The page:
• The plan, including rule 73, was prepared with the advice of the Ministers Fisheries Advisory Councils that include representatives from all relevant Government Agencies, all recreational and commercial sectors, members of the public, environmentalists, police and scientists.
  • That we have a demonstrated decline in all of our fisheries and this is part of a worldwide problem.
  • That as far back as 1882 this Council received evidence of fisheries impacts and of fisheries that are now long collapsed. There was even then ample concern as to wastage by the net fishery.
  • That we have an increasing population that has more access to fishing waters and technology and this is already having a serious impact on fish stocks.
  • At least 94% of Tasmanian fishers do not net, and many of the few that do net agree with the new rule.
  • That we have a serious problem with many of our fish stocks.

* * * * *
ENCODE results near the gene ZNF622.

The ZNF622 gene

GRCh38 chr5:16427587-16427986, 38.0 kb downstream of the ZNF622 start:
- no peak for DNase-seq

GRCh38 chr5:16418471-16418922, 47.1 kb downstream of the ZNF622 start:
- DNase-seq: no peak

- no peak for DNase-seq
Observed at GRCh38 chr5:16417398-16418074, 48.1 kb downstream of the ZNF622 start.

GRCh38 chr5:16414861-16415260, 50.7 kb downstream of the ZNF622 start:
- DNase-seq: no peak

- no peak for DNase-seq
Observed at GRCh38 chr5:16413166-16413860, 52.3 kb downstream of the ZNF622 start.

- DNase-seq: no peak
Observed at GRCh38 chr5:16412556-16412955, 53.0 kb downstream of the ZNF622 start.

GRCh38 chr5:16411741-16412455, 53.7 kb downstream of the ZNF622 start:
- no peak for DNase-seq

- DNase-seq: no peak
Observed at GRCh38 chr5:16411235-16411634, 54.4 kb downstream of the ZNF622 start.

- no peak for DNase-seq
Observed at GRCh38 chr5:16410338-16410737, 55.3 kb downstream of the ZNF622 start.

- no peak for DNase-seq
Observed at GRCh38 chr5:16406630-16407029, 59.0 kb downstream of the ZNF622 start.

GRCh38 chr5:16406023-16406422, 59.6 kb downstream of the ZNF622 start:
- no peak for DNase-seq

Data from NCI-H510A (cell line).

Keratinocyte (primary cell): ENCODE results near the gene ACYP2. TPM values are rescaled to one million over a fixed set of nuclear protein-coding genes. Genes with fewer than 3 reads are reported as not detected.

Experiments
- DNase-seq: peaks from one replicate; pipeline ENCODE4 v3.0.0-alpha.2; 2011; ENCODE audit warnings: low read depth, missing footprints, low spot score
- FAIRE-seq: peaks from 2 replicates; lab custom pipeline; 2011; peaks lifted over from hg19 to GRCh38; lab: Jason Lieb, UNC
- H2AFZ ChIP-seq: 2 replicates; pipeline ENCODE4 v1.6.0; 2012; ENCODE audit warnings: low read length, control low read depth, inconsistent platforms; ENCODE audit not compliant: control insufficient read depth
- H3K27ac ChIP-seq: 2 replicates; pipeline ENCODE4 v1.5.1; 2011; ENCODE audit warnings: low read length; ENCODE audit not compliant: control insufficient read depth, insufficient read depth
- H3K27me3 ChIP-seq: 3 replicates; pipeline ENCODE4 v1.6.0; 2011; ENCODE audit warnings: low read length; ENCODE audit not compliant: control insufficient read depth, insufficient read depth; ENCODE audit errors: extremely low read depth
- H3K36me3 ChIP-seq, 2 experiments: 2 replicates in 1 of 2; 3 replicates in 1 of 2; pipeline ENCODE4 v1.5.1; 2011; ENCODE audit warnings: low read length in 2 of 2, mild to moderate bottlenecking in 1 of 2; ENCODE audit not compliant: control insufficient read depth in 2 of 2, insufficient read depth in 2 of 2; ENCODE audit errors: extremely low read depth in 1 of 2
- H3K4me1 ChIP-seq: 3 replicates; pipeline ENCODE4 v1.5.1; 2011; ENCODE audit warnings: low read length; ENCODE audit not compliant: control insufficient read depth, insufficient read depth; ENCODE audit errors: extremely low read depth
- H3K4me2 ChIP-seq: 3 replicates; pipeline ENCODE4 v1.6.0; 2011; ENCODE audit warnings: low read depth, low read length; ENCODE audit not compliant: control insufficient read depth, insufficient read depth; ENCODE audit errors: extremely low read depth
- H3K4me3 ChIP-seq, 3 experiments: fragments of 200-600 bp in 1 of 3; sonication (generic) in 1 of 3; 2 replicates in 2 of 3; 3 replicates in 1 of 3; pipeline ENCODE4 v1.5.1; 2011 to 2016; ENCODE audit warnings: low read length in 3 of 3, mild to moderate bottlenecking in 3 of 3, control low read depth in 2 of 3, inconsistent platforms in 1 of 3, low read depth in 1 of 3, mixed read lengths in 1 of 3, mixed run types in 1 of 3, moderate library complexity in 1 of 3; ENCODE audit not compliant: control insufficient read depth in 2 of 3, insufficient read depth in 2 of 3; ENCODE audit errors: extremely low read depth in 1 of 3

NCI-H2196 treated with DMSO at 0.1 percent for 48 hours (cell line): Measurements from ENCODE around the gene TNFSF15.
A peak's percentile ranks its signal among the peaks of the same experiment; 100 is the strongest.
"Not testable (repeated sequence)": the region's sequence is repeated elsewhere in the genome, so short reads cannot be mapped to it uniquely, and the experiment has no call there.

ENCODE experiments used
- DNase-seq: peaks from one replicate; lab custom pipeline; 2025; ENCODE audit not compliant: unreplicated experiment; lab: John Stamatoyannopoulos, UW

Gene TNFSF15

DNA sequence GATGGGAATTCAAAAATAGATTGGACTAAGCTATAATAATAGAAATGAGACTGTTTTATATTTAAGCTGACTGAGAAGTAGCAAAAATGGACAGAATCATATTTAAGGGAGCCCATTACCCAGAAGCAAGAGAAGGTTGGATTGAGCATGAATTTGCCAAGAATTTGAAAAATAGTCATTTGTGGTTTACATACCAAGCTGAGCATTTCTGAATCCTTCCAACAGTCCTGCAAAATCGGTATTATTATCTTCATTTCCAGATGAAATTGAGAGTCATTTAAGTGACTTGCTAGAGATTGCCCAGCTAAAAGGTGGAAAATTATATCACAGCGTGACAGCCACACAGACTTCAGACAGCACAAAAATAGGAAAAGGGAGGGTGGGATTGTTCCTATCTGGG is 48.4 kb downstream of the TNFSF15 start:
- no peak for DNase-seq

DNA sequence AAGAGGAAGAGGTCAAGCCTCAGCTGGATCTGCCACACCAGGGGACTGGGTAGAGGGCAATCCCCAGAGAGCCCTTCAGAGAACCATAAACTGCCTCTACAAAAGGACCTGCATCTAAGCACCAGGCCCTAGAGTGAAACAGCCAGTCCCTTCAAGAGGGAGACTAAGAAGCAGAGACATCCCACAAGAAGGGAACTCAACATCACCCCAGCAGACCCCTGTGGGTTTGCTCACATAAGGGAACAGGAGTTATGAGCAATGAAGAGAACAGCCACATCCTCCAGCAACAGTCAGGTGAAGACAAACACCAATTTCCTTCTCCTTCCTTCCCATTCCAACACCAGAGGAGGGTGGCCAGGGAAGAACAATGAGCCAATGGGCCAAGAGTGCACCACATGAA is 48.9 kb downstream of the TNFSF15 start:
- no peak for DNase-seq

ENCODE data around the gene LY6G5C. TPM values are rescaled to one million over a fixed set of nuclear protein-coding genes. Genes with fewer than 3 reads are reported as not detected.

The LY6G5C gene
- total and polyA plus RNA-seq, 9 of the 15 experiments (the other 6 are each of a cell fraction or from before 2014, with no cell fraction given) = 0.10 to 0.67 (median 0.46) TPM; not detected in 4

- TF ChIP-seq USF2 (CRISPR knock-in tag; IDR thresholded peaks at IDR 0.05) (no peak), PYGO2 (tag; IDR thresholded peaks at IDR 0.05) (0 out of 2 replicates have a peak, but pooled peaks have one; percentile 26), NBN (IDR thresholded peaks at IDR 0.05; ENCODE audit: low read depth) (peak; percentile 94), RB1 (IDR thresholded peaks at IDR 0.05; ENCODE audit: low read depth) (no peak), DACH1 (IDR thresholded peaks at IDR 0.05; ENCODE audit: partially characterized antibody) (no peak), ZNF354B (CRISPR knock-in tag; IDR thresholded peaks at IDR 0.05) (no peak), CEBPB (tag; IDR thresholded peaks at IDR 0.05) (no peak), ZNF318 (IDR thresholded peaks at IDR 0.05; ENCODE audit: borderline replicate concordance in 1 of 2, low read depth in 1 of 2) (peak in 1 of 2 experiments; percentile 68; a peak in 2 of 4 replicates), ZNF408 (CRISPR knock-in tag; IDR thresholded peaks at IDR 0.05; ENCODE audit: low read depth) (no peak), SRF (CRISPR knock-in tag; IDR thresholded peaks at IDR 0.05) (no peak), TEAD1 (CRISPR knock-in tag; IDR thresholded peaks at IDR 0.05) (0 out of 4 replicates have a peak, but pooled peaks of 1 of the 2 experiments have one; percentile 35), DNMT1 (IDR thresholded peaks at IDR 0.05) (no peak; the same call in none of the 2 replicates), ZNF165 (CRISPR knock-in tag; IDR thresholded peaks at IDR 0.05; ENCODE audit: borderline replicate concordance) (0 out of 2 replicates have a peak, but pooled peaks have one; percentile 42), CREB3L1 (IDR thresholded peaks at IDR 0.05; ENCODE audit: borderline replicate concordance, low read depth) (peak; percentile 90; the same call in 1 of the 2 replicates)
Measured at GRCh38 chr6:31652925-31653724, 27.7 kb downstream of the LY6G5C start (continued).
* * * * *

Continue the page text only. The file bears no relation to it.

• That we can demonstrate the positive impact of reducing netting.
  • That this plan was a compromise by all concerned and that some netting has remained.

Lets work together to move forward:
The opportunity you have today is to play the most important part in a process that has the support of  recreational, commercial, scientific and government sectors but more importantly is for the wellbeing of our Recreational Fishery. On behalf of The Fishery and Recreational Fishers present and future Please do not disallow rule 73.

If you managed to read through all of that I am sure you will see how much work TARFISH put into it. It was clear and concise and put the case well.

The Result
Legislative Councillors voted 14:1 against the disallowance motion, Paul Harris being the only LC to support it.